From the comfort of the living-room sofa, it's impossible to get into the mind of an Olympic athlete. Over the past week, though, we have had glimpses of the ecstasy of victory and the agony of defeat simply by watching the competitors' faces.
For decades, psychologists have been examining the reactions of athletes after elite sporting events. Their apparently counter-intuitive observation is that, while the gold medal winner is understandably overjoyed, the bronze medallist is often happier than the athlete who won silver. The London Games have seen, for example, US swimmer Ryan Lochte despondent at coming second in the 4x100m freestyle relay and his countryman Brendan Hansen beaming with pride at third place in the 100-metre men's breaststroke.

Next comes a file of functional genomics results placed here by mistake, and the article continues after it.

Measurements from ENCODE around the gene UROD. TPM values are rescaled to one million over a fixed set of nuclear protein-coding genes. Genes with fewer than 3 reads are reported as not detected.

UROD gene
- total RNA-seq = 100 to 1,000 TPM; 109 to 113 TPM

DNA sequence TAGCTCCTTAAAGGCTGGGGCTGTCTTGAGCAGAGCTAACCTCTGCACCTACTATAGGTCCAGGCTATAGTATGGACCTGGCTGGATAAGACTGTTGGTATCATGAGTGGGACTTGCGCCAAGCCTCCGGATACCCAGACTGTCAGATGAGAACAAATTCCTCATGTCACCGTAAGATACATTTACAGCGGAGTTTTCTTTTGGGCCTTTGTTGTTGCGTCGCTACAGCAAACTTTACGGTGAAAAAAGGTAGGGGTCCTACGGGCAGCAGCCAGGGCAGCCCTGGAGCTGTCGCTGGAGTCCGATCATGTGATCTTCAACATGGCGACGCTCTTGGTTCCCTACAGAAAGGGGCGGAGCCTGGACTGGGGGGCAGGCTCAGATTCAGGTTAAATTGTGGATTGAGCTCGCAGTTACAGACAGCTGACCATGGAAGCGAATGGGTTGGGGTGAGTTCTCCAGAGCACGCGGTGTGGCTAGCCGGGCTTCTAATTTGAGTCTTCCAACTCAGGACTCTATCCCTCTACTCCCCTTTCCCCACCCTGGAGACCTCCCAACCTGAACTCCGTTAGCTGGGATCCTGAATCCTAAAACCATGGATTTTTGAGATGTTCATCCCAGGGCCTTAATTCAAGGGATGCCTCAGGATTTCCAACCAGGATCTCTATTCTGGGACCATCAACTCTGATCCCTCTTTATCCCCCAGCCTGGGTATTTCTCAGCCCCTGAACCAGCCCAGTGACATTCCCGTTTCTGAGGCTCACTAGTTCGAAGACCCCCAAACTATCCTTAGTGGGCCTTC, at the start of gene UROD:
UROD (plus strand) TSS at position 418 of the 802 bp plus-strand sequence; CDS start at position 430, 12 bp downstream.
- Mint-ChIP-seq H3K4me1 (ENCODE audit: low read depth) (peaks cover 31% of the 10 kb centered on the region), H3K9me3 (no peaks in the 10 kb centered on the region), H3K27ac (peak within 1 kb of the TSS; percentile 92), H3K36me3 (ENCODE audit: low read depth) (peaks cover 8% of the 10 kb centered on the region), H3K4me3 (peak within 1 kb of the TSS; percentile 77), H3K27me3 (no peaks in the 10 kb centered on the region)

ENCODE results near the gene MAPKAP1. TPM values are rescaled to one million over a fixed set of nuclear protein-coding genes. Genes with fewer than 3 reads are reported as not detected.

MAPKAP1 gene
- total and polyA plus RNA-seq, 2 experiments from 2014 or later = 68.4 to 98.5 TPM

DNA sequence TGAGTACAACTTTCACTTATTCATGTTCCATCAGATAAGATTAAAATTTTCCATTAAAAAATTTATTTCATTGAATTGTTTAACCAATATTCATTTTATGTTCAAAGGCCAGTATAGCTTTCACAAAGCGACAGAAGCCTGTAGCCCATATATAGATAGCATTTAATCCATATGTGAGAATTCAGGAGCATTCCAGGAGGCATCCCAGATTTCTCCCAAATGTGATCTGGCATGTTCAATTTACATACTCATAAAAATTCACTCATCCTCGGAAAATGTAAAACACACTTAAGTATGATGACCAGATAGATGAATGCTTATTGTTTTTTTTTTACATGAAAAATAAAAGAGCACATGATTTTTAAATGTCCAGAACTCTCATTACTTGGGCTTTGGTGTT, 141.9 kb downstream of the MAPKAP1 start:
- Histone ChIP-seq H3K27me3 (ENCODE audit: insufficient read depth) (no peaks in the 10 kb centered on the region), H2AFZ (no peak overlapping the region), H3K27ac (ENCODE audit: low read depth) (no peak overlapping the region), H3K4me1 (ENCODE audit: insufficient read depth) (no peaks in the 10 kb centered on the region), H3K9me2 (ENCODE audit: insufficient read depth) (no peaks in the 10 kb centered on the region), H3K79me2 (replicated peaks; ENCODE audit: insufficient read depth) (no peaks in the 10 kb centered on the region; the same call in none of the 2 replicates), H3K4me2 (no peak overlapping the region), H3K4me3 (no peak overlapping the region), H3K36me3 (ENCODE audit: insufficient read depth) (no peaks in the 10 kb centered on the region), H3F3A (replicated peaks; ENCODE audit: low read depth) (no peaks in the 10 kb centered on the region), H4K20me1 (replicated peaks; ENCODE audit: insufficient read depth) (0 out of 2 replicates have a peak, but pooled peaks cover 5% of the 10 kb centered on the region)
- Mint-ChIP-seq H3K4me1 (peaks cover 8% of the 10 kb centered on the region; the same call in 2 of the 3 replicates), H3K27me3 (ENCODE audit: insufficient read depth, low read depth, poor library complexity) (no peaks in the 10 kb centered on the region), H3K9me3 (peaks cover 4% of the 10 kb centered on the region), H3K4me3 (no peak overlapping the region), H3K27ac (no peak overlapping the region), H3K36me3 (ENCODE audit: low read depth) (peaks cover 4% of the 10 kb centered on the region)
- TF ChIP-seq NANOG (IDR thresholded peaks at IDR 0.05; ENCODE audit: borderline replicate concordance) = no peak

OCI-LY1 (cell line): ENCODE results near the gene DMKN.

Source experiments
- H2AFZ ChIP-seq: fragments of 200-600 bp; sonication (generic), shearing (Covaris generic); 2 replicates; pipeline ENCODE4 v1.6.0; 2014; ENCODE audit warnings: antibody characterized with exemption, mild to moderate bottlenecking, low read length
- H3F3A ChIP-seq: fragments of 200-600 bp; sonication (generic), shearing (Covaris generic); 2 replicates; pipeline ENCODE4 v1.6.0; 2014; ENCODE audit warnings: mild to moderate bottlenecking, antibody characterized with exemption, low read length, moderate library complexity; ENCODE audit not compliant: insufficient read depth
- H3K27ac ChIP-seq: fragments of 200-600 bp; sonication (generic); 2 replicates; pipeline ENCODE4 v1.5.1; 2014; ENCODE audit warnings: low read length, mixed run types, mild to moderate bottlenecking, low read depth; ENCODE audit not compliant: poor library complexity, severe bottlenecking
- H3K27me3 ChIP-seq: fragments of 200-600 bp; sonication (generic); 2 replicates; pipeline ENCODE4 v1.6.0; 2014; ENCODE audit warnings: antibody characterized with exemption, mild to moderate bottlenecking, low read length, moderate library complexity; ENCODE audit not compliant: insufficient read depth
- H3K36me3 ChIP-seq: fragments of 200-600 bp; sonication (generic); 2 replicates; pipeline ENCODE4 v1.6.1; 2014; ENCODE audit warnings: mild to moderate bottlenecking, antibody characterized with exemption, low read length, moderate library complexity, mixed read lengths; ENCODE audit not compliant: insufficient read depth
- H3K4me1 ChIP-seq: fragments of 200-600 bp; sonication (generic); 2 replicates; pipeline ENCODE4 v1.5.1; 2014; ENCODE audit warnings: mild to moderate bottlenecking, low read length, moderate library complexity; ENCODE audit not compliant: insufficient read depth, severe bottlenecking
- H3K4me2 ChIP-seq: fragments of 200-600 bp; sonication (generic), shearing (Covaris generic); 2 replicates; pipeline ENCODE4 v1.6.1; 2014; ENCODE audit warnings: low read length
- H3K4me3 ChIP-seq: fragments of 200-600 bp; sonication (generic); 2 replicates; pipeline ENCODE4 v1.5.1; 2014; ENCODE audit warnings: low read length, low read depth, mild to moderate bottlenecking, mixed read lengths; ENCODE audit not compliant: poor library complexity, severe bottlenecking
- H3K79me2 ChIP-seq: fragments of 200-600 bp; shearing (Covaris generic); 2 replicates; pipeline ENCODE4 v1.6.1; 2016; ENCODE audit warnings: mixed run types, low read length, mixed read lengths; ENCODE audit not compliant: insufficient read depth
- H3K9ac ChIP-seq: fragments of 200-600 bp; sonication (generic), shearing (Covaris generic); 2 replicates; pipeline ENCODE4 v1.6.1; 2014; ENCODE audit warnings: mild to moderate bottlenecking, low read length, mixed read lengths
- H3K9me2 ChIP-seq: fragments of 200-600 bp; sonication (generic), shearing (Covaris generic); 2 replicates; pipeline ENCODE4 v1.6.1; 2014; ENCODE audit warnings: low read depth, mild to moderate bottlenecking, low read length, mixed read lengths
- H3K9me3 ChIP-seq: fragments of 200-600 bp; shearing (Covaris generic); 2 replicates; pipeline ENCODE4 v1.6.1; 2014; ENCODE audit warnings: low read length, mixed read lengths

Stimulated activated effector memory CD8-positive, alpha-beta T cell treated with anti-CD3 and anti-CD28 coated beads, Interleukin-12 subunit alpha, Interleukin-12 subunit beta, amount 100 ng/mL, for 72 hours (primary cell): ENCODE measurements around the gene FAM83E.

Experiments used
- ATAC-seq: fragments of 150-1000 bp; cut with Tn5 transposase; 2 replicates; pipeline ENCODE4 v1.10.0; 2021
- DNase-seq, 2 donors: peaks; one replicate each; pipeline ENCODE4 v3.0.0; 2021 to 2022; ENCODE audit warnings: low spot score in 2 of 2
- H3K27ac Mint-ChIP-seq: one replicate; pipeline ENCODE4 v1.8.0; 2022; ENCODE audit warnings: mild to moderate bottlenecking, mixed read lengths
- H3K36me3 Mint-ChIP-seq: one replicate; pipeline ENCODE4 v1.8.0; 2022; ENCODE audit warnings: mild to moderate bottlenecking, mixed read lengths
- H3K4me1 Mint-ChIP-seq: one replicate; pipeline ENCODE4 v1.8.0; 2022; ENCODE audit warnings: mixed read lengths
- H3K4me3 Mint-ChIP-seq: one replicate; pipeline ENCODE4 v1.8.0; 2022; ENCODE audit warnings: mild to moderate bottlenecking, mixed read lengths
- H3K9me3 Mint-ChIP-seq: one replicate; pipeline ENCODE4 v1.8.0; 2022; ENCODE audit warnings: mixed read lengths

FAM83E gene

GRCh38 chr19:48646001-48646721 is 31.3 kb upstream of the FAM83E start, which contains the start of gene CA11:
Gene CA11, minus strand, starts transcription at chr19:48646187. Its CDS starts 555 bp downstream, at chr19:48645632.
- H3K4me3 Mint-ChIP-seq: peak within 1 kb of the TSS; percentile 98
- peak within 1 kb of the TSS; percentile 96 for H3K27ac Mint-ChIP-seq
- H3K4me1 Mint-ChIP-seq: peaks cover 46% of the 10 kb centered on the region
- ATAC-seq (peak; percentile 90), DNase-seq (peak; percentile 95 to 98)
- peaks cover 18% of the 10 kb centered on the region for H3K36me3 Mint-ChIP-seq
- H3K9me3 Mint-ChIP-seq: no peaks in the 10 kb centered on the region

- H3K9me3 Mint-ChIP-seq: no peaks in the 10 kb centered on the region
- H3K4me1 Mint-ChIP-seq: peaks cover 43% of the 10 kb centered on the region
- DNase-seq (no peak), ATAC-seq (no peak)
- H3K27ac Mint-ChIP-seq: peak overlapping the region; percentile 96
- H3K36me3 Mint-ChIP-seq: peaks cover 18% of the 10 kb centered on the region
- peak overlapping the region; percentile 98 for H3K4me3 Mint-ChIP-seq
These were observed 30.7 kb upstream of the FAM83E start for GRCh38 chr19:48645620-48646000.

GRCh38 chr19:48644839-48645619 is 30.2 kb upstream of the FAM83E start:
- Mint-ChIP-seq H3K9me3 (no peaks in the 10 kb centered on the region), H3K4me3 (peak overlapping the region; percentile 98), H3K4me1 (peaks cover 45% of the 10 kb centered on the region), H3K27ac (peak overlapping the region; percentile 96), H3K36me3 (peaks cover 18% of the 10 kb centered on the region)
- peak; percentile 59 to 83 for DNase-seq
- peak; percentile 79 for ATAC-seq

On the weekend, National Public Radio in the US pointed to the work of researchers Victoria Medvec, Scott Madey and Thomas Gilovich after the 1992 Barcelona Olympics. They surmised that, while silver medallists are disappointed at not coming first, bronze-medal winners "compare themselves to people who didn't win a medal at all".
There is a take-home message here for us all: any effort that produces a positive result is worth celebrating, and the fact of not coming first should not overshadow the sheer satisfaction of having done your best.